Sibrina Collins, PhD College of Wooster

Tue, 08/17/2010 - 01:21 Permalink
Chip Nataro / Lafayette College
And don't forget the most important step. Learned this one in grad school. You must bow to your crystallization three times out of respect for the chemistry that is happening.
Tue, 08/17/2010 - 08:21 Permalink
Adam Johnson / Harvey Mudd College
.... and leave it in the back of the hood for a year.
Tue, 08/17/2010 - 19:23 Permalink
Kyle Grice / DePaul University

I would second Scott's advice.

 Also, there is a simple guide called "Layman's Guide to Crystal Growing", of which you can get a pdf if you google it (hosted by texas A&M).  I don't know who the original author was, but its a useful little document. 

In my view, crystallization depends significantly on the desired product.  It also involves a lot of luck.  You've got a head start if you are following a reported prep, as you don't have to try all sorts of solvents.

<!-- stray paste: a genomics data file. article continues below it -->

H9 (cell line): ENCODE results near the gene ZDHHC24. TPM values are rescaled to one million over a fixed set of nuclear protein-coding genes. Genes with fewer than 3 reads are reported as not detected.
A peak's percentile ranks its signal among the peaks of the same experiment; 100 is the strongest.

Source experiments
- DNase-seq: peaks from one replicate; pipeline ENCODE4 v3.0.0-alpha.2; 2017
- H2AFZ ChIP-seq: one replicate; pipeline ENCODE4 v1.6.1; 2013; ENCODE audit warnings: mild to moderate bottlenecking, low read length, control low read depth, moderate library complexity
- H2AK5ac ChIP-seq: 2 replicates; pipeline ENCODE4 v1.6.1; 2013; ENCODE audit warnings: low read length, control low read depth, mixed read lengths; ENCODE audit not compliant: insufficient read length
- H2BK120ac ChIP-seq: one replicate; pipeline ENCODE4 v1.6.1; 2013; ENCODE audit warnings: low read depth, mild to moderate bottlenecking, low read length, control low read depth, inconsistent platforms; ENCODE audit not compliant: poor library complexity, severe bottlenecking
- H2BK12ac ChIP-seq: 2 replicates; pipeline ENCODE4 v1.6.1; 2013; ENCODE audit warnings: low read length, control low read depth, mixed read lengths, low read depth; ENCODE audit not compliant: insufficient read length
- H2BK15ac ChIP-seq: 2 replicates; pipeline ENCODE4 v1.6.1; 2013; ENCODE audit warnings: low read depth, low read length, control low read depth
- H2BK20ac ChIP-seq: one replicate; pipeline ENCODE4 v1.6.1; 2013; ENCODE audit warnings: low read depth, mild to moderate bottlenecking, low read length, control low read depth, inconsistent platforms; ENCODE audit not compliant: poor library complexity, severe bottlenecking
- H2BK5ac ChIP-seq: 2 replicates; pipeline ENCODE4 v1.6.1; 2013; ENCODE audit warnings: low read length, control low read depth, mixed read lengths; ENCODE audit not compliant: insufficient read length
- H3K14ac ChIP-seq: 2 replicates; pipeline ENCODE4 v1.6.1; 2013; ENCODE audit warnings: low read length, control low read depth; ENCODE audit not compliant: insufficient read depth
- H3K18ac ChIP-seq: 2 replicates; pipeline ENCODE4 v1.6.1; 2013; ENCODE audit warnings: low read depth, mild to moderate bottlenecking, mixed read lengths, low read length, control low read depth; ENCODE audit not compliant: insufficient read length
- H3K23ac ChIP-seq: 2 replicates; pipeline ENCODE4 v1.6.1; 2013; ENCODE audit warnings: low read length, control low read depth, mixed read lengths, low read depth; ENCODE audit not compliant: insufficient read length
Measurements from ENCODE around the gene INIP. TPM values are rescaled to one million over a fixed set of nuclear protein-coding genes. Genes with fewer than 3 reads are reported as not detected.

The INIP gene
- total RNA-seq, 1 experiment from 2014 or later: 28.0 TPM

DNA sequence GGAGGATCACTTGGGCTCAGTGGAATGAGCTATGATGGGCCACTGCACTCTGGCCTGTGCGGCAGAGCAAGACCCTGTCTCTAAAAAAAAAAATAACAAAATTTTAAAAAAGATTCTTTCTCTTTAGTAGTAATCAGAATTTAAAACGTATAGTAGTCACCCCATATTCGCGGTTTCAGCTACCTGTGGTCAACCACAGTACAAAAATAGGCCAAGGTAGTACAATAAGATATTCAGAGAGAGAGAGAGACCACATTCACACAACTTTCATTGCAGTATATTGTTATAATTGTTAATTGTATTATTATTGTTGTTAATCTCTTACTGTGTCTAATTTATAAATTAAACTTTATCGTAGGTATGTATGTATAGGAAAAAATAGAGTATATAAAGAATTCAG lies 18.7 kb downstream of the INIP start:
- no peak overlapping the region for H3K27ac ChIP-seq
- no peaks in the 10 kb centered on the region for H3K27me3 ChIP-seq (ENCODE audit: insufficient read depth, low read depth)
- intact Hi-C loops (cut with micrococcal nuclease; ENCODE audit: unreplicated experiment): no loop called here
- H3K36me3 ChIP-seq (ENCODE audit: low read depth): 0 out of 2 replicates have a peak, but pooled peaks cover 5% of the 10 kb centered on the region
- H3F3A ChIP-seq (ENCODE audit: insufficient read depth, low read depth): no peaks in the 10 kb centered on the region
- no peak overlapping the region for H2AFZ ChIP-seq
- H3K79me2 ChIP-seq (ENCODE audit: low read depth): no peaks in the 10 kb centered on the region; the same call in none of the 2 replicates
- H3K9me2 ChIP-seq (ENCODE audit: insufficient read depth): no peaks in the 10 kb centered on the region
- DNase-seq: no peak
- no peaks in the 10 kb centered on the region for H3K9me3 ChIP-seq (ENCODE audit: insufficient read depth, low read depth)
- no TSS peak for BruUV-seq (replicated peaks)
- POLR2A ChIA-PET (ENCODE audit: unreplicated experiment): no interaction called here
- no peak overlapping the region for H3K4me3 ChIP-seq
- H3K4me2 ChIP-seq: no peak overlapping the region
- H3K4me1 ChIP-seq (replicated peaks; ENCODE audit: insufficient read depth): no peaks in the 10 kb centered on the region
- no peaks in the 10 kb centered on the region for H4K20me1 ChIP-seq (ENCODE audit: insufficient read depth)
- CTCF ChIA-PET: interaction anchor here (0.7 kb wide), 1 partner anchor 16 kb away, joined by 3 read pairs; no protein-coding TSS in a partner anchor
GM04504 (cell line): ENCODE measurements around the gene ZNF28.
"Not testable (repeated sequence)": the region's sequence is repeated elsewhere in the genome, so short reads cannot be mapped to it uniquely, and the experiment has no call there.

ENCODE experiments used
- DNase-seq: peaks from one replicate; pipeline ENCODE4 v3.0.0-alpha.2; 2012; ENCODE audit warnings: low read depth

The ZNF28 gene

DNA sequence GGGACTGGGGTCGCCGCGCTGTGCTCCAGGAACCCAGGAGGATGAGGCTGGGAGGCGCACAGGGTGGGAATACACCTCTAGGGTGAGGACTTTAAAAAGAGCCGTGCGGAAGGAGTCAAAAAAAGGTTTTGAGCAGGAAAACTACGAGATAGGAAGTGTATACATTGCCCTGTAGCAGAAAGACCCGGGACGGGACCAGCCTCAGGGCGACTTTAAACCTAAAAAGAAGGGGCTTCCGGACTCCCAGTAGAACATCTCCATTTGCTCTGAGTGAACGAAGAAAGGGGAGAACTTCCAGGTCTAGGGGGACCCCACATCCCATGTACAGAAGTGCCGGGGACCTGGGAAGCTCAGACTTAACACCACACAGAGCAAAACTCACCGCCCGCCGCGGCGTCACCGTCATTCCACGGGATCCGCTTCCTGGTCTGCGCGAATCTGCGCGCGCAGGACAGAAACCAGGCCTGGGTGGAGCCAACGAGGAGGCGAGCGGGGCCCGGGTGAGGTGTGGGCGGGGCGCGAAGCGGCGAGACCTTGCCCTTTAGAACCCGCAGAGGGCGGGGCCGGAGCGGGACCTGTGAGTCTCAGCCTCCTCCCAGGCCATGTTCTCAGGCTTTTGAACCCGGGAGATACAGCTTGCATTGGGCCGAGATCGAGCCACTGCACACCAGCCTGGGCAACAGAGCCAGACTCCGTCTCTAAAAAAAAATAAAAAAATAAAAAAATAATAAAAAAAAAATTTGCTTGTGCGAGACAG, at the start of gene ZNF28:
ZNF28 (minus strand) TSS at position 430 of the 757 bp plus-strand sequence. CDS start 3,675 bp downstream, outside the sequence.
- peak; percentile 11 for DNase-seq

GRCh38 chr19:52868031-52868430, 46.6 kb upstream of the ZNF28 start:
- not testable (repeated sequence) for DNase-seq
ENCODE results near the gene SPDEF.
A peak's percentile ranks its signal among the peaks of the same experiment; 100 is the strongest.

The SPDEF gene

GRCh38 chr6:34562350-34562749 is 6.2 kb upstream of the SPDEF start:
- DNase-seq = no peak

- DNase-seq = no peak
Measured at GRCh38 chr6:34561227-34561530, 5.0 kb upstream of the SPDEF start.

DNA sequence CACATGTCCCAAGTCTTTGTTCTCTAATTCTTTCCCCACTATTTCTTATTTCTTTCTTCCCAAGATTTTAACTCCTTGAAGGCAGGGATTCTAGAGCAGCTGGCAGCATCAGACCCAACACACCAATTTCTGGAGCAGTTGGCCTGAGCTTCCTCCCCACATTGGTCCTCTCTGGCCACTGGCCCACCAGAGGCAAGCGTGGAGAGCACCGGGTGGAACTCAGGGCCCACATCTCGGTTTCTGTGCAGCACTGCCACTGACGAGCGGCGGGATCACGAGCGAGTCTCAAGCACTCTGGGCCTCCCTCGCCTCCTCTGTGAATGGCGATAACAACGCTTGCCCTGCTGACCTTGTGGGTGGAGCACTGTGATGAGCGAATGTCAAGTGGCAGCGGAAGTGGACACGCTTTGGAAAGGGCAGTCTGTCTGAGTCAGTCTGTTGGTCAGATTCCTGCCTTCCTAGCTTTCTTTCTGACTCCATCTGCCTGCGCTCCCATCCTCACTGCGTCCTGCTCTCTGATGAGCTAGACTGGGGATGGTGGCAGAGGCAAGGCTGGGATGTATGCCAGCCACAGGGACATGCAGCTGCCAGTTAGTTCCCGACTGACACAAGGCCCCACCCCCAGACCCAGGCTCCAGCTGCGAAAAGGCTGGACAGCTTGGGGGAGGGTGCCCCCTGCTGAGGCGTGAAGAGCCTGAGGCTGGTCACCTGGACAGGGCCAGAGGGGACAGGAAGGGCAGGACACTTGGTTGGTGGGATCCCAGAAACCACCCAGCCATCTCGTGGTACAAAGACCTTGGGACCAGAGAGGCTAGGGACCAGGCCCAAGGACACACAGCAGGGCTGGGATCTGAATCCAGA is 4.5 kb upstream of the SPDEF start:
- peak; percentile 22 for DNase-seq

Tue, 08/17/2010 - 21:18 Permalink
Sibrina Collins / Marburger STEM Center (MSC) at Lawrence Technological University

Yes, you do need to pray to the crystal Gods to get it to work.

Sibrina Collins, PhD College of Wooster

Wed, 08/18/2010 - 15:58 Permalink
gka / university of canterbury

I have experience of H-tube which is a sort of layering, and it works very well.

All you need a good clean practice + some good luck and lot of pray to the chemistry God.

Thu, 02/28/2013 - 16:54 Permalink
Chip Nataro / Lafayette College